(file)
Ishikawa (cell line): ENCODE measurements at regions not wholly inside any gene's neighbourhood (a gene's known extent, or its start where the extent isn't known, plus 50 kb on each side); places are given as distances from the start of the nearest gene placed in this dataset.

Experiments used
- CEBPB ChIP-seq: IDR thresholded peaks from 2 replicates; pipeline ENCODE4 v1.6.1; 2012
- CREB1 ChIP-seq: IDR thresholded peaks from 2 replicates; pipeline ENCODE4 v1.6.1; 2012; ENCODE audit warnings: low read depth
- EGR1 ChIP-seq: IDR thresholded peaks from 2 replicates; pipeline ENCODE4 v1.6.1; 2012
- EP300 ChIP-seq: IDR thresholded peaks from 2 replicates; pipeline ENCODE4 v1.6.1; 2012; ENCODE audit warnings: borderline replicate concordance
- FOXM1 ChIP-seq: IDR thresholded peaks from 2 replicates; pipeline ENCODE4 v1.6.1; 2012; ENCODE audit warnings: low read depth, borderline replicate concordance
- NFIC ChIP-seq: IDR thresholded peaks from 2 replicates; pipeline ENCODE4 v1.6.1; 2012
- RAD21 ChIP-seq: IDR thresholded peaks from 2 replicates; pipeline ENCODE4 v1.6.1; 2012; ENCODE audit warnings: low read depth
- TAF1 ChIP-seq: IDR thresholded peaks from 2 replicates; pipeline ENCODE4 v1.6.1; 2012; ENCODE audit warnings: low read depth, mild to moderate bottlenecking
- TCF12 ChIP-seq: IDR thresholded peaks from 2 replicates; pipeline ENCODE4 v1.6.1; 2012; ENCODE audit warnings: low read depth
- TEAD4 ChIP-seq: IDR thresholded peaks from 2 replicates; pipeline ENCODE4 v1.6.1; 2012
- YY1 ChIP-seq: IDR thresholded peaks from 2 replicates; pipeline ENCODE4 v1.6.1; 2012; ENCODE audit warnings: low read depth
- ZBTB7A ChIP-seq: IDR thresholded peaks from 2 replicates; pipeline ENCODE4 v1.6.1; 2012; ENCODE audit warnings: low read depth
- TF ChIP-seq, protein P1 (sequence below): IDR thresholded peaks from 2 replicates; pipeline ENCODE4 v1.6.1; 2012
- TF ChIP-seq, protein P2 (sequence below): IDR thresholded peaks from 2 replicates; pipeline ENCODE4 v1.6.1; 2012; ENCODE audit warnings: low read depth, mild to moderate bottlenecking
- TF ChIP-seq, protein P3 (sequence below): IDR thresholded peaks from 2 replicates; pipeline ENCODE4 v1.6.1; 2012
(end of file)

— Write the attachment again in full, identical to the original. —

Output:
Ishikawa (cell line): ENCODE measurements at regions not wholly inside any gene's neighbourhood (a gene's known extent, or its start where the extent isn't known, plus 50 kb on each side); places are given as distances from the start of the nearest gene placed in this dataset.

Experiments used
- CEBPB ChIP-seq: IDR thresholded peaks from 2 replicates; pipeline ENCODE4 v1.6.1; 2012
- CREB1 ChIP-seq: IDR thresholded peaks from 2 replicates; pipeline ENCODE4 v1.6.1; 2012; ENCODE audit warnings: low read depth
- EGR1 ChIP-seq: IDR thresholded peaks from 2 replicates; pipeline ENCODE4 v1.6.1; 2012
- EP300 ChIP-seq: IDR thresholded peaks from 2 replicates; pipeline ENCODE4 v1.6.1; 2012; ENCODE audit warnings: borderline replicate concordance
- FOXM1 ChIP-seq: IDR thresholded peaks from 2 replicates; pipeline ENCODE4 v1.6.1; 2012; ENCODE audit warnings: low read depth, borderline replicate concordance
- NFIC ChIP-seq: IDR thresholded peaks from 2 replicates; pipeline ENCODE4 v1.6.1; 2012
- RAD21 ChIP-seq: IDR thresholded peaks from 2 replicates; pipeline ENCODE4 v1.6.1; 2012; ENCODE audit warnings: low read depth
- TAF1 ChIP-seq: IDR thresholded peaks from 2 replicates; pipeline ENCODE4 v1.6.1; 2012; ENCODE audit warnings: low read depth, mild to moderate bottlenecking
- TCF12 ChIP-seq: IDR thresholded peaks from 2 replicates; pipeline ENCODE4 v1.6.1; 2012; ENCODE audit warnings: low read depth
- TEAD4 ChIP-seq: IDR thresholded peaks from 2 replicates; pipeline ENCODE4 v1.6.1; 2012
- YY1 ChIP-seq: IDR thresholded peaks from 2 replicates; pipeline ENCODE4 v1.6.1; 2012; ENCODE audit warnings: low read depth
- ZBTB7A ChIP-seq: IDR thresholded peaks from 2 replicates; pipeline ENCODE4 v1.6.1; 2012; ENCODE audit warnings: low read depth
- TF ChIP-seq, protein P1 (sequence below): IDR thresholded peaks from 2 replicates; pipeline ENCODE4 v1.6.1; 2012
- TF ChIP-seq, protein P2 (sequence below): IDR thresholded peaks from 2 replicates; pipeline ENCODE4 v1.6.1; 2012; ENCODE audit warnings: low read depth, mild to moderate bottlenecking
- TF ChIP-seq, protein P3 (sequence below): IDR thresholded peaks from 2 replicates; pipeline ENCODE4 v1.6.1; 2012